Got it.

The blankets on the bed had all come together in the middle, sitting in one twisted heap. My body was awkwardly draped over them in an an uncomfortable propped pose.  I didn’t like where I was, but I couldn’t summon the energy to move into a better position.

Everything hurt.

I had spent the night burning up and woke with a cold sweat. Even before my eyes had opened I was very aware of the banging in my head. I flung my legs over the side of the bed and found my way to the bathroom. Half awake, I rifled through my cosmetic bag and prayed I had packed the ibuprofen. Finding a bottle with a few left, I popped them in my mouth and took a quick drink of water by putting my face directly under the faucet. Then- straight back to bed. Within the next hour my stomach joined the party and then the rest of my body followed. The phrase “feels like I’ve been hit by a truck” never felt more appropriate. I was down and completely out.

Goodbye, fun day walking around Chicago.

Hello, bed and apartment walls.

I wasn’t going anywhere.

Drew and the kids left for the morning, headed out for breakfast at a local diner and then exploring the town. I was happy for the quiet but just hoped I could get past whatever this was so I didn’t miss the afternoon trip to the library. By the time they returned from the morning fun I knew it was dinner I should be shooting to join them for. By the time they left again for the library I was way past hoping for dinner and in a panic about flying home the next day. This thing was ugly.

Late afternoon, alone, propped on the twisted heap of blankets, I began to wonder how I could get my hands on some prescription pain medication. I was imagining walking into the ER begging them to give me something, anything that could help me- for the flu. It didn’t hurt to atleast imagine some magical medication that would take away this misery. Left alone with this illness and the wasteland of my thoughts, imagining was all I had.

Desperate, I decided to try a hot bath, praying I’d have the umph to stand up and climb out of the tub when I was done. To my relief, the hot water felt great on my exploding limbs. I was balled up, cramped in this tiny bathtub, but I didn’t care. I was finding some escape.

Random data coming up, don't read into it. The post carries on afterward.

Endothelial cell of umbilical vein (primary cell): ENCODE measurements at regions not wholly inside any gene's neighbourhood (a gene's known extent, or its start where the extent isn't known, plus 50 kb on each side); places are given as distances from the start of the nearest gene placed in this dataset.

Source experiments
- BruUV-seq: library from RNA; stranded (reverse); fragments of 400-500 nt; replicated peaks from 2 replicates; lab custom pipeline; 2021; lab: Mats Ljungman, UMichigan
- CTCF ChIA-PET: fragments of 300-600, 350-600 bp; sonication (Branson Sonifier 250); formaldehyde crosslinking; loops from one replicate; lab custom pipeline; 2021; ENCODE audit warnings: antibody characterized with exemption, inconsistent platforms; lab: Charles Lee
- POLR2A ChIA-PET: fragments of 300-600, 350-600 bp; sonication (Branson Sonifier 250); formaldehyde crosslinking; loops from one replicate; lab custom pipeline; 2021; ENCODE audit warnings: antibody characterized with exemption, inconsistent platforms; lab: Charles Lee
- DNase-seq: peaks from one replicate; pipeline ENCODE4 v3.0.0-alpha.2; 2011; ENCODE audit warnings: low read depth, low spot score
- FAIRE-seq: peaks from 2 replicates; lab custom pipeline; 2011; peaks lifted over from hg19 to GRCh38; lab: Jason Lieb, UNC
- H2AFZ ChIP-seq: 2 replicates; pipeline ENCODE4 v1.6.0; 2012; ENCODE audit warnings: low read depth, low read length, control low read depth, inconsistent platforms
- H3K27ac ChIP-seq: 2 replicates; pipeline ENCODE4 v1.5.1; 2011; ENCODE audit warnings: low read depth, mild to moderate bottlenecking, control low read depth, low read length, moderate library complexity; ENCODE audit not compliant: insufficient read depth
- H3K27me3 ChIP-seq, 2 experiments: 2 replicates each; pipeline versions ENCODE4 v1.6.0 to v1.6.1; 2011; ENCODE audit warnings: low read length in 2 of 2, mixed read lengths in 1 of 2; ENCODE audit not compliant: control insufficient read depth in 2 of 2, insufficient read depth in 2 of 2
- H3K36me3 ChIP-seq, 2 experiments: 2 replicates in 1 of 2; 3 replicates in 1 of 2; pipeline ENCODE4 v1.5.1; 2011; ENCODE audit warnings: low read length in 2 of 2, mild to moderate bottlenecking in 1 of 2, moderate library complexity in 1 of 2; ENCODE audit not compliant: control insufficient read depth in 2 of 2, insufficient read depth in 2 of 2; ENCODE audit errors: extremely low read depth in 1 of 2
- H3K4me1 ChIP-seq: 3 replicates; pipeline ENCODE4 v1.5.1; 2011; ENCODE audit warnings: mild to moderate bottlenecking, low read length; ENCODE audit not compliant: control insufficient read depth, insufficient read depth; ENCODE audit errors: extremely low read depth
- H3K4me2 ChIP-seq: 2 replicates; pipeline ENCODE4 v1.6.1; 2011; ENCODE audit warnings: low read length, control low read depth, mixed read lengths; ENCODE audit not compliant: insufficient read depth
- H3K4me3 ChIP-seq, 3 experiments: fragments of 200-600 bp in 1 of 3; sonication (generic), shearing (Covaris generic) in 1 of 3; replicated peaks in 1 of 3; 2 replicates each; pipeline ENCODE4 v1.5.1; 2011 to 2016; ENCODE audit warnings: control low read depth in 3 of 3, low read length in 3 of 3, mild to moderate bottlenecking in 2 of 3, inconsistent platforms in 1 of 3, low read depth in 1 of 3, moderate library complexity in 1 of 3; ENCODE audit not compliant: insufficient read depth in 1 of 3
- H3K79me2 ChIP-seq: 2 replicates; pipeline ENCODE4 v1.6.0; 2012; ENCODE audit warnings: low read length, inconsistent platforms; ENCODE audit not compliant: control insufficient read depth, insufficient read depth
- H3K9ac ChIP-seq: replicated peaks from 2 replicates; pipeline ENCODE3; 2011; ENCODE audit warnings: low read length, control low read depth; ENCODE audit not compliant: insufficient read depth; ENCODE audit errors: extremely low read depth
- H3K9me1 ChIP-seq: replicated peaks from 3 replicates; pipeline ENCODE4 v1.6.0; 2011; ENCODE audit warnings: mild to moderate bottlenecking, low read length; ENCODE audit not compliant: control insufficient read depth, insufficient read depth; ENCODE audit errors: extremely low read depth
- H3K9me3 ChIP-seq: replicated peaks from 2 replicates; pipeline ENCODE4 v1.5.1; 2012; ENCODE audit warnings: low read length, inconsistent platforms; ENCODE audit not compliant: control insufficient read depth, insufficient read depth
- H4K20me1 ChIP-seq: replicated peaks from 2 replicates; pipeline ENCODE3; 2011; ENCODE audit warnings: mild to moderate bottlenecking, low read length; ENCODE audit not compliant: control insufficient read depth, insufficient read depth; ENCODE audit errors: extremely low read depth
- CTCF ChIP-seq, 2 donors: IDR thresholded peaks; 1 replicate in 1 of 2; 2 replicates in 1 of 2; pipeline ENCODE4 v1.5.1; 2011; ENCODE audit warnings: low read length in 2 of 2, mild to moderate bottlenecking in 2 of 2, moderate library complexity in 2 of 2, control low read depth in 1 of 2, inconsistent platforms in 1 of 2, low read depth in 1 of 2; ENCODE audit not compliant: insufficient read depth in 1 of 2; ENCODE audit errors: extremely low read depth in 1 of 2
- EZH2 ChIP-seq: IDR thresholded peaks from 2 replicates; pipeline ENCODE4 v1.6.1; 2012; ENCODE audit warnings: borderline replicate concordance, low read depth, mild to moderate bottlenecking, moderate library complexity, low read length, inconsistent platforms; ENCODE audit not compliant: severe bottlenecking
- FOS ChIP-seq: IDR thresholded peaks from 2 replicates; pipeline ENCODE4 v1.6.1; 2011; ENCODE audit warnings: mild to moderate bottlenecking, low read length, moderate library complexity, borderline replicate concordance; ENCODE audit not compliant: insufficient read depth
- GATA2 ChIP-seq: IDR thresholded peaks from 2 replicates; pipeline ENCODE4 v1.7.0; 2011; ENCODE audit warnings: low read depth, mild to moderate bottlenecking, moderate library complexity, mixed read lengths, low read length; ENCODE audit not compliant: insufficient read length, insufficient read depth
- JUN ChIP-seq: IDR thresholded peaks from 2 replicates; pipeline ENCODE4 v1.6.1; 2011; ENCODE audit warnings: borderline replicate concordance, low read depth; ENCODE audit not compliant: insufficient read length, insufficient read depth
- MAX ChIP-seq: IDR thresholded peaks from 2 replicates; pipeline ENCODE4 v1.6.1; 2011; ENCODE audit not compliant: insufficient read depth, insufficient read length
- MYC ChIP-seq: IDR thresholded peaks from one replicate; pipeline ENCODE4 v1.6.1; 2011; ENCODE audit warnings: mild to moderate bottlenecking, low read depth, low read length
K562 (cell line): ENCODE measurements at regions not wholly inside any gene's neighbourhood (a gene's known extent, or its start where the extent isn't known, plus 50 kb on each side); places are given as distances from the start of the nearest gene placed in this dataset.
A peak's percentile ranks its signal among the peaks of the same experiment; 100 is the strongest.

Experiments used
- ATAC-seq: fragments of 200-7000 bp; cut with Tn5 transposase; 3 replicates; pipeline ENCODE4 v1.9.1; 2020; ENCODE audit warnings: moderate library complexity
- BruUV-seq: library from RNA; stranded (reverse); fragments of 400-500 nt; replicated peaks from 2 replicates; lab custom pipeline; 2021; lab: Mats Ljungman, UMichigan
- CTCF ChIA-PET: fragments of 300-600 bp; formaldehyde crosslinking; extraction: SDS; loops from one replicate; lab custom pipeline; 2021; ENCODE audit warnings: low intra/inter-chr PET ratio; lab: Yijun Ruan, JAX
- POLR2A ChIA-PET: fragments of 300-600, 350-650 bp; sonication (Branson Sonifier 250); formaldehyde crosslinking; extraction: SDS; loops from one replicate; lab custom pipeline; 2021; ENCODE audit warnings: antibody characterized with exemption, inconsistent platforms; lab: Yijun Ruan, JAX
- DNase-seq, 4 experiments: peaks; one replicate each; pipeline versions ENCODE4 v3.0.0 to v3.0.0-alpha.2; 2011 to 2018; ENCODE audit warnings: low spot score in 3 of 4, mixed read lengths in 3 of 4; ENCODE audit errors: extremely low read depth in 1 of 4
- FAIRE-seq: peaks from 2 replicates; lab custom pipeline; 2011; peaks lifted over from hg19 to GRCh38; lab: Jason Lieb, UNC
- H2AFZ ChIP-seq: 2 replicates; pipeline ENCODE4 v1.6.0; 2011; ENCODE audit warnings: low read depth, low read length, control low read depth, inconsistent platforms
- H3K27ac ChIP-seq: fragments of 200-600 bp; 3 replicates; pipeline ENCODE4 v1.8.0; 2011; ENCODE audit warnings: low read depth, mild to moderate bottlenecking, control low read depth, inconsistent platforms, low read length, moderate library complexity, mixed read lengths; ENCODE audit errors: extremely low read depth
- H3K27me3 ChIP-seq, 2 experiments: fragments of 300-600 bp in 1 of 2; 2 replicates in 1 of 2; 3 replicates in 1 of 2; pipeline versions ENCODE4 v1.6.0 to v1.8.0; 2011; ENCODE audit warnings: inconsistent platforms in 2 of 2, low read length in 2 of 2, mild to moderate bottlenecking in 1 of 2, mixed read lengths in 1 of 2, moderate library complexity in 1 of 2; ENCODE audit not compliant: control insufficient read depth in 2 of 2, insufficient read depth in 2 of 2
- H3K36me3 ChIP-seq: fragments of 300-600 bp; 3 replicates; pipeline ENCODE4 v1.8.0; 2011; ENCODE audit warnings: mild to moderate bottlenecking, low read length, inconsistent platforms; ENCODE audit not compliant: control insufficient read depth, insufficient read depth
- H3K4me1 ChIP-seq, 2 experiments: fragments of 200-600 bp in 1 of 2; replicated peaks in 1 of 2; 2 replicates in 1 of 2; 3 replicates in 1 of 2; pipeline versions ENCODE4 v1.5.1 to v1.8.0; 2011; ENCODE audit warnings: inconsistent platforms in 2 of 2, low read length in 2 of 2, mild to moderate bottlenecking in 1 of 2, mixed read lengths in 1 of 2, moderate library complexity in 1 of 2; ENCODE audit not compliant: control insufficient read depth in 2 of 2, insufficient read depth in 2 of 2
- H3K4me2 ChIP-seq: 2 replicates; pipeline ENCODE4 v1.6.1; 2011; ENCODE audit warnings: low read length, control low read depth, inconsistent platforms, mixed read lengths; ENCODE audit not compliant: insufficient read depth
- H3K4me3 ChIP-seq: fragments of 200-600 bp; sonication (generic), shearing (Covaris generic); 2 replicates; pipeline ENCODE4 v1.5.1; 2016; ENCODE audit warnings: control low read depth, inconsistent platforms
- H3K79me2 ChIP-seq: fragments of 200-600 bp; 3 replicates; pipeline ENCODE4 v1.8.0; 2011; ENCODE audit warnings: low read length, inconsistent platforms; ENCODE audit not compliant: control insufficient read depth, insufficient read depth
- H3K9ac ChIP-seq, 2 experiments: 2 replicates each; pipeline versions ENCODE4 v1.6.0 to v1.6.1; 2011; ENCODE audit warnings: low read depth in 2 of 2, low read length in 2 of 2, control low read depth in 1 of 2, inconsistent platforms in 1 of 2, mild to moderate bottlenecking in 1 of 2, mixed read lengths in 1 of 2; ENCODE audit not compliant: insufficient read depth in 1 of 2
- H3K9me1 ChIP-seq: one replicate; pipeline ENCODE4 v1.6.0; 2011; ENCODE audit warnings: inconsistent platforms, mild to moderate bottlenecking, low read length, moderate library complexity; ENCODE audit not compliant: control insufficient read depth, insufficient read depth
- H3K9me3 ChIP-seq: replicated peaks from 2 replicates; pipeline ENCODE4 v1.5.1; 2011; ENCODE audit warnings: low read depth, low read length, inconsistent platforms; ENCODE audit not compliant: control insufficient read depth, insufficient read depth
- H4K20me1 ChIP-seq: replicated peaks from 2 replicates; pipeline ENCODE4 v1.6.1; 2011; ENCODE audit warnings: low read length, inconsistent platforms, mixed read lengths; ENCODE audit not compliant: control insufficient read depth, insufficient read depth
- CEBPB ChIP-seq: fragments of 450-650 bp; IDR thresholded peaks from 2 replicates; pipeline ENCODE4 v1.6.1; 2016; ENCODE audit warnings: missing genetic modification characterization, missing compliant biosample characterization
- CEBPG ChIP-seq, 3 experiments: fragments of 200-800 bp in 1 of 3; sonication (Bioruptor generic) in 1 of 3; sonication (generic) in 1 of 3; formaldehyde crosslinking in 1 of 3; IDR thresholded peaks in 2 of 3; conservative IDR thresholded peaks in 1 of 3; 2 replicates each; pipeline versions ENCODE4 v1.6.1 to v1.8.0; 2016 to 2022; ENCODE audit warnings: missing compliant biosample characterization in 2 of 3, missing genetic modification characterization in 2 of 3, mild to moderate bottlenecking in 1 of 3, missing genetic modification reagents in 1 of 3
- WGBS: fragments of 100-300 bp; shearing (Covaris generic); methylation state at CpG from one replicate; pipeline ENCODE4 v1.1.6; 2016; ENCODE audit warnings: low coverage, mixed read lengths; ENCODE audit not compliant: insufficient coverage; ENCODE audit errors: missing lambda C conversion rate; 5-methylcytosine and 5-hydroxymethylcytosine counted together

My mind drifted back to only one week before when I had run a half marathon. It had been a hot day and I had moments of wanting to just give up. But I cranked it out and was happy with my time. I had thanked my legs that day for doing what I had trained them to do. Even when you don’t get the time you are hoping for, you are amazed at the human body and the amazing spirit at these running events. Work hard, train smart, and hope for the best. Years ago I had never believed I could run a mile and I had  just put another half marathon under my belt.

But today I was thinking how grateful I was that this virus didn’t decide to attack me a week ago. I wouldn’t have been able to crawl to the start, let alone run 13.1 miles. Even with the best training, I was reminded how I am at the mercy of my body and my health. Clearly I take advantage of my ability to keep down food and walk without pain. Today, I wanted a second chance to show my thanks.

Three days later and I’m slowly climbing back. My legs and arms are functioning again and I am able to do more than just toss and turn on a bed. Food still sounds horrible, but I’m getting there. I had a small bowl of soup for dinner and it wasn’t a terrifying experience.

So,  thanks body. Thanks for each day where I can get out there and run. Thanks for each morning I wake and my head is clear. Thanks for those meals I can sit down and enjoy. Thanks for the days you allow me to explore life with my family.

Respect the virus.

Good health is one amazing gift.

I really did know that, guess I just needed a reminder.

Got it.

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